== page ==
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In past seasons, Colts Head Coach Tony Dungy spoke of AFC South games as being critical - and counting double. Colts players said this week because of the team's place in the standings, AFC games such as Sunday's game against Pittsburgh feel more like division games.


Circumstances Make AFC Games Bigger Than Ever This Season, Players Say
INDIANAPOLIS – The talk has changed with the circumstances.

And around the Colts this season, there is a different slant when discussing games such as the one they will play Sunday against the AFC North-leading Pittsburgh Steelers.

In years past, Colts Head Coach Tony Dungy talked often of the imance of games against the AFC South, and how they in essence counted double because the Colts a) had a chance to win a game and b) had a chance to put a division opponent further behind.

Make no mistake:

Division games are still big, Colts players said this week.

It's just now they say games against AFC opponents – teams such as New England, Pittsburgh and San Diego – count double, too. And to hear Colts players discuss it this past week, that makes Sunday's game at Heinz Field in Pittsburgh – an important, high-profile game under normal circumstances – even more so.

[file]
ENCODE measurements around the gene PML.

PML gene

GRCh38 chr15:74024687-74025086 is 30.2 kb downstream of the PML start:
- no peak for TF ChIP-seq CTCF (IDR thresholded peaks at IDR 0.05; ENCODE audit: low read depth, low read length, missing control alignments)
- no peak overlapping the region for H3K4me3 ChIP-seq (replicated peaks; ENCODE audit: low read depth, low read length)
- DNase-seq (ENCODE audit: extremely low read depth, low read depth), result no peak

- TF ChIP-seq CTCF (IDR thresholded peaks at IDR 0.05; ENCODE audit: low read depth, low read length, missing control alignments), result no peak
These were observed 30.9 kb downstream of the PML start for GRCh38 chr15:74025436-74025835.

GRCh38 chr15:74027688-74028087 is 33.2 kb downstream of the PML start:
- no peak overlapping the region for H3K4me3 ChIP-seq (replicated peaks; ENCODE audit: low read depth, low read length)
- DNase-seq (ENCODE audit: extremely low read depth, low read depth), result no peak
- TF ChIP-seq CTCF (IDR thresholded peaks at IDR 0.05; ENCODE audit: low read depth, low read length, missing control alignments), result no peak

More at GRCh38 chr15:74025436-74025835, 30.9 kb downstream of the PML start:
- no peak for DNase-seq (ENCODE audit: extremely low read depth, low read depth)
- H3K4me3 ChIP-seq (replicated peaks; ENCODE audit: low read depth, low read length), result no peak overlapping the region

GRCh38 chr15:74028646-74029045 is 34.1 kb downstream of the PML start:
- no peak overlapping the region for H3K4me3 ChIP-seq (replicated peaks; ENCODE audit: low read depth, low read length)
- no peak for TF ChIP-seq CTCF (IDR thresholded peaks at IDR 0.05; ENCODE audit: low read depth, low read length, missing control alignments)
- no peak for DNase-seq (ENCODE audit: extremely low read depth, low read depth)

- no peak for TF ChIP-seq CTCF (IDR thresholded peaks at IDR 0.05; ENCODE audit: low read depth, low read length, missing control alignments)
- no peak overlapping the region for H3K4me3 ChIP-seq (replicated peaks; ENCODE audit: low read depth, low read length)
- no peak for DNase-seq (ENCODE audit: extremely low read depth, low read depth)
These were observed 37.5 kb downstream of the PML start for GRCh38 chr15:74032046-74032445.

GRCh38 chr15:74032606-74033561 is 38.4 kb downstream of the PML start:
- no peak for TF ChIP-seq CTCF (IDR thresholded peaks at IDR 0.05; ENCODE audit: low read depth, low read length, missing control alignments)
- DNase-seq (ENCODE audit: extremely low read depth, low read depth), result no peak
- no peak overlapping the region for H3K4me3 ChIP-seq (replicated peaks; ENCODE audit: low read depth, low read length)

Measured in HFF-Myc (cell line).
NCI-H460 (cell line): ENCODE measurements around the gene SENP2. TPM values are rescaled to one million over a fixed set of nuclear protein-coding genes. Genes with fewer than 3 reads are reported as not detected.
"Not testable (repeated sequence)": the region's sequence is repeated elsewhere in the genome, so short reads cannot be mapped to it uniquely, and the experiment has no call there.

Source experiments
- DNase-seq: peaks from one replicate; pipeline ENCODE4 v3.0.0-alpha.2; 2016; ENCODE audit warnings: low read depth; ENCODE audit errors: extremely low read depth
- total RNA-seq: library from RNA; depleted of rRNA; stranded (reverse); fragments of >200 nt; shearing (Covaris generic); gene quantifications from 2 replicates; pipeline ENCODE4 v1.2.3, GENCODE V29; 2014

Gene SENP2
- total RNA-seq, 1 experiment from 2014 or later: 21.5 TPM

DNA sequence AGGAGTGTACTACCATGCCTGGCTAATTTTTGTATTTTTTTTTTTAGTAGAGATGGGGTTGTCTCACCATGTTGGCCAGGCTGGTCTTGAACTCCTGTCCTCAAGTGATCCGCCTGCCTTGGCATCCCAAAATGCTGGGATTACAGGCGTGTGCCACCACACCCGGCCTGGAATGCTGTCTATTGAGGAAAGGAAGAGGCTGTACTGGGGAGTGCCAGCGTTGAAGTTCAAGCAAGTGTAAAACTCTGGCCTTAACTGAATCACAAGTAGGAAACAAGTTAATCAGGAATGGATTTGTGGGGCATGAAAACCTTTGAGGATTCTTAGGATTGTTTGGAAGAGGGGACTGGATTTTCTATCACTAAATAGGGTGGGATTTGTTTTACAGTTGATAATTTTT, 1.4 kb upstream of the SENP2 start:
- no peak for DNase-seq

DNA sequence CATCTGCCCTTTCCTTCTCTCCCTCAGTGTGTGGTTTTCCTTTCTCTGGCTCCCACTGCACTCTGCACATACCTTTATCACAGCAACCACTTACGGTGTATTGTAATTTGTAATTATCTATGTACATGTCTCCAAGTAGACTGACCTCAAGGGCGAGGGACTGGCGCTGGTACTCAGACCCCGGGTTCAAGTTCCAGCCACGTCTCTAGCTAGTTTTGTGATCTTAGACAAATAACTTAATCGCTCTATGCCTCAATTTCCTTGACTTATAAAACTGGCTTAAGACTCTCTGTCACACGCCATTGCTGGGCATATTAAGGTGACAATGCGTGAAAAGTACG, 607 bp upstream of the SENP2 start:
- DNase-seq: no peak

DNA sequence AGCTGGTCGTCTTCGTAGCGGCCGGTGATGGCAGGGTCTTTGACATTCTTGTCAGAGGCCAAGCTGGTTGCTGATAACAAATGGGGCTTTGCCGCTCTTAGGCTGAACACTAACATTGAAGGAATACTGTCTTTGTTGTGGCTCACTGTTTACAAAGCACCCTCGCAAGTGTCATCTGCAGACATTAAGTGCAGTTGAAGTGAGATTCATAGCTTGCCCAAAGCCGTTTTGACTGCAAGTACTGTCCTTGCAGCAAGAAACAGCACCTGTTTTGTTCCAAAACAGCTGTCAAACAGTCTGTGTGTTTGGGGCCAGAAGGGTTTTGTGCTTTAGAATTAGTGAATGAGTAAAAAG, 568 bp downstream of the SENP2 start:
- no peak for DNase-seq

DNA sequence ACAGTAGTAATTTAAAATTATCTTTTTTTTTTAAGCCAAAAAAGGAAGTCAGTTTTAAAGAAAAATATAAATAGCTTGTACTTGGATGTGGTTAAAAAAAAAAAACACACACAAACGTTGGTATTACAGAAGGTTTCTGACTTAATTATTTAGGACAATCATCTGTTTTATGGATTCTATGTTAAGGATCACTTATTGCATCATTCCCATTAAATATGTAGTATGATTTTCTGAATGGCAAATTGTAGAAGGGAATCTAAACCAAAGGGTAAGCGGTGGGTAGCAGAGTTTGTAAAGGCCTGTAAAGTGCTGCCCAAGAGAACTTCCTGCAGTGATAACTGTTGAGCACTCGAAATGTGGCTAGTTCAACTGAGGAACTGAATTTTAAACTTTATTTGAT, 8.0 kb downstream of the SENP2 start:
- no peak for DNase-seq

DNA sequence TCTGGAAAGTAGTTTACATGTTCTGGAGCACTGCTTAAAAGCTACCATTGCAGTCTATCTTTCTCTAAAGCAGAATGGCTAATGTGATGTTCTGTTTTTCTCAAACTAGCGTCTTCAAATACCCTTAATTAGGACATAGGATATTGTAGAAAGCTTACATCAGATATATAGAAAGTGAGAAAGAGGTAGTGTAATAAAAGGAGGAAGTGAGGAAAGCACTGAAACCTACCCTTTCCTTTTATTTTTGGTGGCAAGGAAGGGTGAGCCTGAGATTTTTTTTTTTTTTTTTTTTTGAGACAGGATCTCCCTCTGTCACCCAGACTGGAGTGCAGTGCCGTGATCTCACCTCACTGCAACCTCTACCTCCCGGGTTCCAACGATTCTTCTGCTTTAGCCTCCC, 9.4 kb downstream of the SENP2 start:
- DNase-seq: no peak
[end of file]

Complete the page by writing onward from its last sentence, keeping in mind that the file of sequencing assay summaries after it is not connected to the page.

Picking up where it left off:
Because the Steelers are an AFC rival. And this season, that matters. A lot.

"It's an AFC matchup, and it really counts two," Colts middle linebacker Gary Brackett said as the Colts (4-4) prepared to play the Steelers (6-2) at Heinz Field in Pittsburgh, Pa., Sunday at 4:15 p.m.

And while such words in past seasons were typically spoken when preparing for AFC South opponents, the first half of the season changed that.

The Colts, the five-time defending AFC South champions, lost four of their first seven games, and in so doing, slipped four games behind the unbeaten Tennessee Titans (8-0) in the division. In the South's previous six seasons, the Colts had trailed by no more than a game.

And while Colts players said this week they have not conceded the division, they also spoke of needing victories to enhance their chances for a wild-card spot in a highly-competitive AFC.

"Every one is crucial and critical," said Colts tight end Dallas Clark, who – like 22 of his teammates – never has played on an NFL team that didn't win the AFC South.